DIY cycling adventure: The noble pursuit

In the lead-up to the yearly ride, organizer Zac Wheeler gets offers of beer and cookies to reveal the route only he knows

December 27th, 2016 by | Posted in News, Spotlight |

The noble pursuit
They try to bribe him. In the lead-up to the yearly Noble Pursuit, organizer Zac Wheeler gets offers of beer and cookies. He’s the only one who knows the full route, which, even with the tempting offers, he doesn’t reveal until a half an hour before the event.

The Noble Pursuit is an event for Peterborough Cycling Club members. It started with an email Wheeler received from a friend. It was an announcement about a gentleman’s race in the U.S. Northwest. The friend said that they should do something similar on the quiet roads around this Ontario city 140 km northeast of Toronto. Wheeler agreed. He chose a route that he and some friends rode in 2011 in a sort of test event. The next year, the club had its first Noble Pursuit.

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Wheeler stresses that the event is not a race. Still, it’s a challenging ride. It features 11 or 12 teams of six riders. On the day of the event – usually in July – at 7:30 a.m., Wheeler hands out route maps and cue sheets with turn-by-turn instructions to team captains. At 8 a.m., the first team goes out. Ten minutes later, the next group is off. The rollout continues in this way until the final team is away at close to 10 a.m. Wheeler knows the abilities of his fellow club riders, so he starts the slower groups earlier and the faster ones later. The “pursuit” in the ride’s name comes out of this structure, with the later teams catching and passing the earlier ones. Still, it’s not a race. Wheeler has a practical reason for sending riders off on an Australian pursuit. “We have everybody arriving at the end for a meal all at the same time,” Wheeler said. “So far, in almost every edition, we’ve had all the teams arrive within an hour of each other.” The fastest team finishes the ride in roughly six hours. Distances for the Noble Pursuit range from 150 km to 170 km. In 2015, it was 172 km. Wheeler has been a longtime fan of gravel riding, so every year there are quite a few sections on unpaved roads. Close to half the course of one of the early editions of the Noble Pursuit was gravel.

“My goal in creating the route every year is to show everybody a new road,” Wheeler said. “I’ve been successful, most of the time. I’ve been riding a really long time and have always been pretty adventurous in my riding. I’ve always been known to show people new roads. The planning the first couple of years of the Noble Pursuit went pretty easily. But, I’m getting to the point now, where things are getting challenging. Either I start reusing roads and work them into different routes or I have to come up with something else, something more creative.” He wouldn’t say what his more creative ideas might include, because, like his routes, he wants them to be a surprise.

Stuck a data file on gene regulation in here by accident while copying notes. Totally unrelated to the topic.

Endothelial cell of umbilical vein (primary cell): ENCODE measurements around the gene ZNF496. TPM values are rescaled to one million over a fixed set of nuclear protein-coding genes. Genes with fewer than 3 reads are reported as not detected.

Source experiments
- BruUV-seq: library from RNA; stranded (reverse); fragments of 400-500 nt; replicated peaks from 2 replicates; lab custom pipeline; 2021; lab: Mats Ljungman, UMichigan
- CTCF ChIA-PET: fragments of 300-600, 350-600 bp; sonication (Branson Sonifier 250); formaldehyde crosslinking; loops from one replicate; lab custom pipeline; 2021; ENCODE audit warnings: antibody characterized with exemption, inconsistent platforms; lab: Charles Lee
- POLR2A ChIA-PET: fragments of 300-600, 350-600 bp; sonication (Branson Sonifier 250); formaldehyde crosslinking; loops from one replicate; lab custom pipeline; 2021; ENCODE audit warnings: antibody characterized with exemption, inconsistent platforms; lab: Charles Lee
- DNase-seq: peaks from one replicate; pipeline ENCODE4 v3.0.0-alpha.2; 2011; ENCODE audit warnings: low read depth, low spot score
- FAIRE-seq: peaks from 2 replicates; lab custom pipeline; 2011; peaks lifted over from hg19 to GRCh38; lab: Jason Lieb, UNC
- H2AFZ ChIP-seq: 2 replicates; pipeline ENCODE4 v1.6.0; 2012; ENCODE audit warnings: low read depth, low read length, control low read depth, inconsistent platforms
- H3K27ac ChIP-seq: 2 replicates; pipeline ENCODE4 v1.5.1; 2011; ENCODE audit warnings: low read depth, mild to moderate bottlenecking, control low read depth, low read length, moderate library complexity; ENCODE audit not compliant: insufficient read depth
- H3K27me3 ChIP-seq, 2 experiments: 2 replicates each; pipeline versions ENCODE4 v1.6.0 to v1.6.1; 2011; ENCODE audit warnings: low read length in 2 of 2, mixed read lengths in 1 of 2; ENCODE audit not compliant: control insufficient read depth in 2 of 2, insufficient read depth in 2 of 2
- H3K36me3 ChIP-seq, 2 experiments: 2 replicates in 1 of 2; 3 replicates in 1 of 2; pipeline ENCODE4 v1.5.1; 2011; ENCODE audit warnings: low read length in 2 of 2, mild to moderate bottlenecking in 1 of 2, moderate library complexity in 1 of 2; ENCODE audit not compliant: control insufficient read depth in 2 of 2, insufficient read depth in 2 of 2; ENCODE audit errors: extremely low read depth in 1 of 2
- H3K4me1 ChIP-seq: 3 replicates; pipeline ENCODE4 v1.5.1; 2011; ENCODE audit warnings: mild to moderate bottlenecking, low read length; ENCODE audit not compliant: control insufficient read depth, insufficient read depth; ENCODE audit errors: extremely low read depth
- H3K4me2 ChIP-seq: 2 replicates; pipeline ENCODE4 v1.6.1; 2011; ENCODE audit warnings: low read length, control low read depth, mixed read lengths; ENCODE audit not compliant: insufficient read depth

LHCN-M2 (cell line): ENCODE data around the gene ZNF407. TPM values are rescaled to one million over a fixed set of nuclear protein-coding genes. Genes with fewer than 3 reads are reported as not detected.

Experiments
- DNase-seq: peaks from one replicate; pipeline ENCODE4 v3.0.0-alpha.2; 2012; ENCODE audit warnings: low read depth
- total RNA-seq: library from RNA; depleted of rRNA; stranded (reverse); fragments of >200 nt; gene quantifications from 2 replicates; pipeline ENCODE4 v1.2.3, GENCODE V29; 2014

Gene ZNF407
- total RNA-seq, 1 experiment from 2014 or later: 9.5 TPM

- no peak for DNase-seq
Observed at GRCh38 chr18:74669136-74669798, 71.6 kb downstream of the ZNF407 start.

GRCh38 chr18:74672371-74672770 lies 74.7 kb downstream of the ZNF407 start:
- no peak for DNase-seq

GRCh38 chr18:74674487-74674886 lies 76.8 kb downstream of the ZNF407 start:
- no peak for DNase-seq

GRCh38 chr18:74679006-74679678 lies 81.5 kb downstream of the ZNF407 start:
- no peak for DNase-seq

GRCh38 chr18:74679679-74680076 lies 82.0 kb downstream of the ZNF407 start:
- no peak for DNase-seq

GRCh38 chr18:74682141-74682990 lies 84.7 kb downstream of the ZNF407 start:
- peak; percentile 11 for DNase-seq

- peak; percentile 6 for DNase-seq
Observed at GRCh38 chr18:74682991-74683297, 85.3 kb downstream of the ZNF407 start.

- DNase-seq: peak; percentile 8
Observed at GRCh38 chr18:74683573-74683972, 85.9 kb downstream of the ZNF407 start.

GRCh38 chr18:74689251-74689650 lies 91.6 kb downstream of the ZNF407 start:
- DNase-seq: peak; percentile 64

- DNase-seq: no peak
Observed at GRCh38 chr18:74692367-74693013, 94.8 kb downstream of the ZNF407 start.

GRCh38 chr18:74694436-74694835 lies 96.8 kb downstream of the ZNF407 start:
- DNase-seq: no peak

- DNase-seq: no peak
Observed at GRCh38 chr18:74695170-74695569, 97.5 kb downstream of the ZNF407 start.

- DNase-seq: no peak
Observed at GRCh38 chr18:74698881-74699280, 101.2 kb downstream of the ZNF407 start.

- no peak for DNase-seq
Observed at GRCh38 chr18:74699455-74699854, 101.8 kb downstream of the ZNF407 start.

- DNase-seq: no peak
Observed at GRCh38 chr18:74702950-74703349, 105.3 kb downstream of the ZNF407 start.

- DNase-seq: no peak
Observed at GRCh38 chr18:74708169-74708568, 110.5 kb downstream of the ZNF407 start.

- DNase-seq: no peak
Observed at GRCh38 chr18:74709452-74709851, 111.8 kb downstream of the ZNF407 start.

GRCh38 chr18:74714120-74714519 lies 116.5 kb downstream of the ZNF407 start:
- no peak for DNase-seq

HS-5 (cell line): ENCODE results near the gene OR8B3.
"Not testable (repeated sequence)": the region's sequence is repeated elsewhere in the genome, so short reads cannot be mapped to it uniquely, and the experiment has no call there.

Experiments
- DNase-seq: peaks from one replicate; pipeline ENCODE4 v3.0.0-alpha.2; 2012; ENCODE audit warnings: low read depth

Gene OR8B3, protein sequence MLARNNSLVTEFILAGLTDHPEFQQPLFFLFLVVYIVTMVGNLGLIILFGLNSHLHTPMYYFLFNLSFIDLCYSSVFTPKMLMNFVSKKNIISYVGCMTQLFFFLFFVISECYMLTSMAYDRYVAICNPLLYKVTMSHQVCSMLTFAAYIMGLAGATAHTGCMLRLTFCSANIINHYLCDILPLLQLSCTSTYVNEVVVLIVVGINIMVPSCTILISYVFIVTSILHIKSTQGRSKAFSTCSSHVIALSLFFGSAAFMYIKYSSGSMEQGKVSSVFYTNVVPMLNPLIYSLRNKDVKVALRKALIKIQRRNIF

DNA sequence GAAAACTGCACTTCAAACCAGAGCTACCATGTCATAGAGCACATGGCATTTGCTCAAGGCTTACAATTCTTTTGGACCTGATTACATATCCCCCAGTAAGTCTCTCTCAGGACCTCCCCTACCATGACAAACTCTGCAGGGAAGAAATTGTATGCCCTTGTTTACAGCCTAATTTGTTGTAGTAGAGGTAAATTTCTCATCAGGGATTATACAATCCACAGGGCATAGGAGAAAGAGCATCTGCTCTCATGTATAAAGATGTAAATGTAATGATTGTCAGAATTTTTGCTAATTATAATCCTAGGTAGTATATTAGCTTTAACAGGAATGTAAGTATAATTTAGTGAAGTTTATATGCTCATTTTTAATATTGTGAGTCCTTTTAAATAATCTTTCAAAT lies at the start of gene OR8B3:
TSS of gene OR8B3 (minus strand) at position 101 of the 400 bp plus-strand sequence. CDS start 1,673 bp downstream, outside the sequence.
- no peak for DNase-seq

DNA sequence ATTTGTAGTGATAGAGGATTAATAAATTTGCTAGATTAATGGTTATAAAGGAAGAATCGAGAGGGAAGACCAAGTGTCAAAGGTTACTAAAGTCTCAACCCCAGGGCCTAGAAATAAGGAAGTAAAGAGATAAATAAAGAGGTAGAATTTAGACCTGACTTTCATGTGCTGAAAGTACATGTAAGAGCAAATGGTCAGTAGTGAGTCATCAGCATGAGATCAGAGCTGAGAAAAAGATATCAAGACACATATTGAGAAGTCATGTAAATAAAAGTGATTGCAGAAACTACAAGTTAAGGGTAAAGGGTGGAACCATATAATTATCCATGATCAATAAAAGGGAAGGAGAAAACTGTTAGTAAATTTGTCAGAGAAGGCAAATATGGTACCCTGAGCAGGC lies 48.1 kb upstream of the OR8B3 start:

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Out on the road, the teams have to stay together. “Whatever happens out on the road, your team is there to help you, help you get through it,” Wheeler said. Groups have to be self- sufficient. There’s no follow car to pass out fuel or scoop up riders who are too tired. Riders have to be comfortable with reading maps as Wheeler does not provide .gpx files or the like.

While the riding can be a big physical challenge, Wheeler ensures the event has the right tone, that of fun and adventure, both before and after the ride. The ride has a patron, who, for 2016, is Gino Bartali. When a team registers, it’s not as simple as entering names. The online form has a section or two that asks riders to get a bit creative. One year, each team had to submit a poem. In 2016, an acrostic of the words “Cycling” or “Noble Pursuit” was in order, as well as a team manifesto. These writing exercises are essential. To date, Wheeler hasn’t had to turn away any teams; each year the event has reached its maximum of 12 teams or a bit fewer. If there is interest from more than 12 teams, Wheeler expects the creative writing will determine who gets in and who doesn’t since he doesn’t want to select squads based on riding ability.

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The noble pursuit

After the event, all the riders meet at the Ashburnham Ale House in Peterborough. Wheeler rents out the restaurant so everyone can have a buffet meal together. “For me, that’s one of the best parts of the event: everybody sitting around telling stories,” Wheeler said. “People talk about the ride, either how good the day was or how challenging it was. They talk about when they hit the wall and who pushed whom up the hill.”

Wheeler also loves the simplicity of the whole event. “You don’t need much beyond the restaurant booking and the map and cue sheets,” he said. He thinks the simplicity is also part of what makes the event so enjoyable. With so little time required to plan and manage things, Wheeler is able to ride the Noble Pursuit each year, too. There’s also a charitable component. Funds raised through the event are donated to the James Fund, a local charity named for James Birrell, a Peterborough boy who died of neuroblastoma. The organization funds research into the form of cancer that affects children.

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For those who might want to put on a similar event, Wheeler has a bit of advice. “You have to have a supportive club that will be interested in doing this,” he said. “The one thing PCC has going for it is that there are a lot of keen people who will pretty much do anything on two wheels.” And how keen are Wheeler’s fellow riders? “Usually around January I start fielding emails from club members asking about when the ride is,” he said. “They want to plan their summer holidays around it.”